It’s time to press reset on Israel’s confused response to the genuine threat of BDS and demonisation. A series of own-goals have created the impression of a powerful, aggressive government harassing weak NGOs. An alternative approach, based on Israeli MKs and their counterparts in foreign parliaments creating a shared policy framework, is needed.
Among Israeli politicians and pundits, the recognition of threats from the Boycott, Divestment and Sanctions (BDS) movement and demonisation, through labels such as ‘apartheid’ and ‘war criminal,’ dawned very slowly. When the response came, it took the form of an overreaction and a series of own-goals that, if anything, have made matters worse.
The most damaging involves policies preventing the entry of BDS activists (actual and imagined) into Israel, first through the actions of overzealous officials in the Interior Ministry at Ben Gurion International Airport, and later through Knesset legislation. This led to intense criticism, and became another major source of friction between Jewish critics of Israel in the Diaspora and the government.
For a large part of the Israeli political spectrum, including right, center and center-left, BDS is seen as a form of antisemitism that singles-out the country for criticism, blunts effective counterterror measures and seeks to end Jewish self-determination. The economic damage has been minimal, but the demonisation that feeds attacks against Israeli and Jewish targets around the world is seen as a major danger. The fear is that such activities, modeled on the fight against South African apartheid and launched at a 2001 UN conference in Durban South Africa, will erode Israeli sovereign equality, including legal sanctions in the UN. While Israel is militarily and economically powerful, a strong sense of isolation and vulnerability continues to permeate large parts of Israeli society, and various forms demonisation amplify these concerns.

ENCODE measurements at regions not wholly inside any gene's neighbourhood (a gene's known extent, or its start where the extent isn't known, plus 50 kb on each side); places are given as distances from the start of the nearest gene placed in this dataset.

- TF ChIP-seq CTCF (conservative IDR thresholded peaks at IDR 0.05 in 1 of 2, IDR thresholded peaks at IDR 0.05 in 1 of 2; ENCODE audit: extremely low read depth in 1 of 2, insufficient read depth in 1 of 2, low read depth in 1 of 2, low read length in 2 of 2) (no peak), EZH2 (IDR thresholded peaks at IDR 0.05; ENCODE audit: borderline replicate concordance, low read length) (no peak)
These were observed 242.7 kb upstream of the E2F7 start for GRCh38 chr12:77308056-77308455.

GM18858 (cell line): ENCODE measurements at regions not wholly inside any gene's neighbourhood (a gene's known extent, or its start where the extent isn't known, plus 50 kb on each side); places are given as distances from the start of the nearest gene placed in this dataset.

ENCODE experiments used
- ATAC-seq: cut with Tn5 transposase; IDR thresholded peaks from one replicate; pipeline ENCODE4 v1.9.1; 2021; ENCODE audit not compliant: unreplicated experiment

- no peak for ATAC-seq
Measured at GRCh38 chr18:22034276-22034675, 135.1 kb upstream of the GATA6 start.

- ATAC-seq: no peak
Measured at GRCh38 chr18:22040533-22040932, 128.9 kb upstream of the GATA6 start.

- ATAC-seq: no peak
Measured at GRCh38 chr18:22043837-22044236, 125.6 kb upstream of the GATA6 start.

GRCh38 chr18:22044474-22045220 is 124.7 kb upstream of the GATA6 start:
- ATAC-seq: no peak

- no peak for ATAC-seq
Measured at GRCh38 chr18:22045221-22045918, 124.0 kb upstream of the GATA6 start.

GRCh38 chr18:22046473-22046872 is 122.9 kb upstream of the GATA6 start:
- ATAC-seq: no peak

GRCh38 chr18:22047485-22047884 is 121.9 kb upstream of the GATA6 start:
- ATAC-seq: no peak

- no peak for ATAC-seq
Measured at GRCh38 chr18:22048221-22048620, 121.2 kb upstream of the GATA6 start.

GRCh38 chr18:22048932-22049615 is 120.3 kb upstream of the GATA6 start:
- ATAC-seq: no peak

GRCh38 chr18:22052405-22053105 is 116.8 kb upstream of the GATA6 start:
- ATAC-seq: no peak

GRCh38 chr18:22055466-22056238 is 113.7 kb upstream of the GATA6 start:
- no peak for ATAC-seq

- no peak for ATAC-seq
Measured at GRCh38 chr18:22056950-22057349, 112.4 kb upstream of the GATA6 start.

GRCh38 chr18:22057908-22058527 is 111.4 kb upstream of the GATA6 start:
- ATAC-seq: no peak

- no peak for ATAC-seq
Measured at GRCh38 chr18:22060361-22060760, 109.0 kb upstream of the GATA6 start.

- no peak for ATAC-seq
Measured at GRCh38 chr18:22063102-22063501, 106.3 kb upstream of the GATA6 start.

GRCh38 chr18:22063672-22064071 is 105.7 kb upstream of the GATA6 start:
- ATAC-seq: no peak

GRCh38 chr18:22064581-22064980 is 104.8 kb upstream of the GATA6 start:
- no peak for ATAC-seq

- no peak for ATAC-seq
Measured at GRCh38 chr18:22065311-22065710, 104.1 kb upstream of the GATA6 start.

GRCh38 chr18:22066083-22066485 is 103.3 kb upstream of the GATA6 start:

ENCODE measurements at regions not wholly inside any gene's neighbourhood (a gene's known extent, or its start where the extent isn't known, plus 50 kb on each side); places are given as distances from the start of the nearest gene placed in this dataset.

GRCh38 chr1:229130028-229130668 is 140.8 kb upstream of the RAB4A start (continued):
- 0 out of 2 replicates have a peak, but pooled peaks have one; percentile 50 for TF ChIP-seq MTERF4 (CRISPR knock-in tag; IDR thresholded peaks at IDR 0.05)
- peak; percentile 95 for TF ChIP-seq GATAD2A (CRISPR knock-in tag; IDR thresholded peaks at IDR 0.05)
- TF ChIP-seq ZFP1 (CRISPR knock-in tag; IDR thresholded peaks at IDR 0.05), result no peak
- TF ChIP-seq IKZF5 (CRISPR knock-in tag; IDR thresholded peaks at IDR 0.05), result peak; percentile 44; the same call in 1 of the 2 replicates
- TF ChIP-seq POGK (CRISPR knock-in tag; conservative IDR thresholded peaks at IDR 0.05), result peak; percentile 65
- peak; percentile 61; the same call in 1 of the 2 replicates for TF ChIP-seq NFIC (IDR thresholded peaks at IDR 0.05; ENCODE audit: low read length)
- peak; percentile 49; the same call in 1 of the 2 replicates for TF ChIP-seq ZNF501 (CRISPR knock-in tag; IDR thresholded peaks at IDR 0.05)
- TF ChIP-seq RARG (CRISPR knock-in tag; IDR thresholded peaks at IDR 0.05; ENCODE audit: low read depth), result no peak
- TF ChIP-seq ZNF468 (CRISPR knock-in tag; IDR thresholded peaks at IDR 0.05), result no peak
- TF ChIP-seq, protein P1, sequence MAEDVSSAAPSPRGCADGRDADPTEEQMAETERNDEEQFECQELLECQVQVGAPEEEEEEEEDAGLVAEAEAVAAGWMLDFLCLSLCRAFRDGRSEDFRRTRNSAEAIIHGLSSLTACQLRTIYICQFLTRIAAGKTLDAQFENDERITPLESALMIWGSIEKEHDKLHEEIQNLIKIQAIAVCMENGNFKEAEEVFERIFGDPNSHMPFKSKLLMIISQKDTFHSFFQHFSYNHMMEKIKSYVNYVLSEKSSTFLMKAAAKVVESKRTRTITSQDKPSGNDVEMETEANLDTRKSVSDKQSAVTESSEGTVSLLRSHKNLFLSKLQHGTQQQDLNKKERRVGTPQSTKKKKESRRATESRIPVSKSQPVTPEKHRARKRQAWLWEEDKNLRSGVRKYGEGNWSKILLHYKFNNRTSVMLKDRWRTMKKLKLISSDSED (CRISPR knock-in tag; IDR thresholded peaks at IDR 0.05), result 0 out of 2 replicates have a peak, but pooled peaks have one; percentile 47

The network of NGOs leading BDS is also involved in lawfare, in the form of attempts to bring cases against Israelis to the International Criminal Court and in individual countries, including the UK. Prime Minister Benjamin Netanyahu and government ministers have referred to these campaigns as a form of strategic warfare – a view shared by centrist politicians such as Yair Lapid.
But on the Left, BDS in general, and in the ‘selective’ form of boycotts of West Bank and Golan Heights products, are seen as legitimate forms of protest with the limited objective of ending the post-1967 occupation. This is true even for some liberals who consider themselves to be on the Zionist Left. Peter Beinart, for example, wrote that ‘we should lobby to exclude settler-produced goods from America’s free-trade deal with Israel’. Similarly, Kathleen Peratis, a board member at Human Rights Watch, has written that ‘settlement businesses help make settler life possible’ and hence should be boycotted. But for many Israelis, these distinctions are different aspects of the same battlefront. Selective boycotts use the same tools and slogans as the wider BDS movement, erasing the nuances, particularly in harsh political debates.
It is against this background that a spate of recent actions, laws and regulations against BDS activists – real and imagined – have created a crisis. READ MORE.